“Where would they get the paper? Where would they stash the books? Mobile bands of foragers can’t carry libraries on their backs, and they don’t have pulp mills, either. Why else do you think people had to settle down and start farming before they developed writing?”
“Alright. Well, let’s say there’s some paper left over, our heroine’s grandmother taught her to read for sentimental reasons, and she wants to record what happened for posterity’s sake. She has some romantic notion that some future alien or human excavator will find her story and know that, despite how badly we botched things up, there was some good in us. We had some intelligence. We had some promise.”
The Maya believed that all worlds intersected in the night sky. I believe they intersect here, in this moment, my bow pulled back, the tip of my arrow aimed at the deer. If the point connects, my life continues and hers ends. If it misses, I die and she lives. The outcome has been decided already if the Maya were right that time moves in cycles toward its own beginning. That’s where I am. She’s breathing, I’m breathing, the street is broken up around us and shrubs have made their way up through the pavement; I think about the beauty of her soft nose and the delicacy of her step. I’m hiding behind what used to be an SUV, rusted and moss-covered.
My grandmother was inspired by the moss’s ability to survive in the most unlikely and inhospitable of conditions, so she got up after her faint that day and went on living with the man who woke her with a bottle of water pressed to her lips. They broke into the old library and stole all the books they could carry that would tell them about how to survive in the wilderness. There was a lot they had to figure out on their own, but they were resilient. I am resilient. The pages of the old books are rotting, but I am still here.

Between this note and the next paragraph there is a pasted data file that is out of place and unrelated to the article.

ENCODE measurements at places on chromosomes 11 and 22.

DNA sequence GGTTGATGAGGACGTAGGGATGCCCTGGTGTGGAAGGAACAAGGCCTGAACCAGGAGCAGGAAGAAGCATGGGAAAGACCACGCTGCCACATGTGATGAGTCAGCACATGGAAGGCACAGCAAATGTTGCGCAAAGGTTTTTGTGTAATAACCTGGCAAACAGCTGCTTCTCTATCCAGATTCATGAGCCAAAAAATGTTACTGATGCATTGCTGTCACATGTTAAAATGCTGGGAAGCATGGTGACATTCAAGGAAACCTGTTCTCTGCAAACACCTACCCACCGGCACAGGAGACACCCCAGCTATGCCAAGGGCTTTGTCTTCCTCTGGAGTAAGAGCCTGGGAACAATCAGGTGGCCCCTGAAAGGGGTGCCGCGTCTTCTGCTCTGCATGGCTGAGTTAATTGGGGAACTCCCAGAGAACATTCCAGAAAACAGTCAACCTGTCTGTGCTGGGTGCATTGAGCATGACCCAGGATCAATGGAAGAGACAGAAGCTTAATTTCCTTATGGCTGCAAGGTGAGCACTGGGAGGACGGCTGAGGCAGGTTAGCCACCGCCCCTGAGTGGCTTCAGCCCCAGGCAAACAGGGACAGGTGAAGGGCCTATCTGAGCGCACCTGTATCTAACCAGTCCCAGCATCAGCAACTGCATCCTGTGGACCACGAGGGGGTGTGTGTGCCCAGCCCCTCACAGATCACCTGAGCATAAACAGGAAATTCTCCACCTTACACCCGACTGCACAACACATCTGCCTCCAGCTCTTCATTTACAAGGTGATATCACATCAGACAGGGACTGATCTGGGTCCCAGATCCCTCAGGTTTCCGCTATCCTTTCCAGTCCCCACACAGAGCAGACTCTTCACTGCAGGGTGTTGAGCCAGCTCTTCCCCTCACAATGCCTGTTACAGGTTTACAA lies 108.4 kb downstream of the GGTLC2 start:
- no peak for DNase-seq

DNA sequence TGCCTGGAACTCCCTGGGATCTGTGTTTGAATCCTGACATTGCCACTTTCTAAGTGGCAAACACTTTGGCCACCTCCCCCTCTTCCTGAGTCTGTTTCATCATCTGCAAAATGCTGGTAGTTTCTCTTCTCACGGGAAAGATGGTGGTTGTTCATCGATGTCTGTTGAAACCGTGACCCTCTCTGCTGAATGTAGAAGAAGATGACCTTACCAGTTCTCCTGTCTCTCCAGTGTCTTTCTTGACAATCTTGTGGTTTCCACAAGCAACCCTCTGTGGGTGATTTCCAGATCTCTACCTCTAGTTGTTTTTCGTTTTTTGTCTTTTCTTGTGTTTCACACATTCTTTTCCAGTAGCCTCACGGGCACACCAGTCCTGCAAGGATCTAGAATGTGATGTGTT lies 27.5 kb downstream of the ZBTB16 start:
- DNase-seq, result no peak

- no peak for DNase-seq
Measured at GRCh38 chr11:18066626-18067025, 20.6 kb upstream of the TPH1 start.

My finger strains against the bow and I let it fly, let it open a stream of bright red in the animal’s open and defenseless hide. Today, I will live. I walk cautiously up to her and place my hand on her neck. A leaf falls from a sapling to her bloody side, and I wonder what the stomata would look like, now that the air has cleared itself of our breath. If I had a microscope, I could see the leaf’s cells in their opening, the intimate breathing at the beginning of life.
Genevieve fell silent again.
“That was beautiful,” Will said, “especially the part you got from me. And you see? You agree with me. It is nothing. If we die, the world will go on without us.”
“Some of it,” she replied.
1. Wright (2004:32) writes that “Geologically speaking, 3 million years is only a wink, one minute in Earth’s day.” Although Will is not taking an anthropological perspective per se, he is viewing the situation holistically, able to focus both on small details and the big picture.
2. “For all its cruelties, civilization is precious, an experiment worth continuing” (Wright 34)
3. “Stomatal density responds during development to the ambient CO2 level” (Moore et. al, 1996: 112).
4. The Old Stone Age “spans more than 99.5 per cent of human existence” (Wright 14); “Only about seventy lifetimes, of seventy years, have been lived end to end since civilization began” (55); “From 2.5 million to about ten thousand years ago, all humankind lived by foraging for animals and plant foods” (Scarre and Fagan, 1993: 26)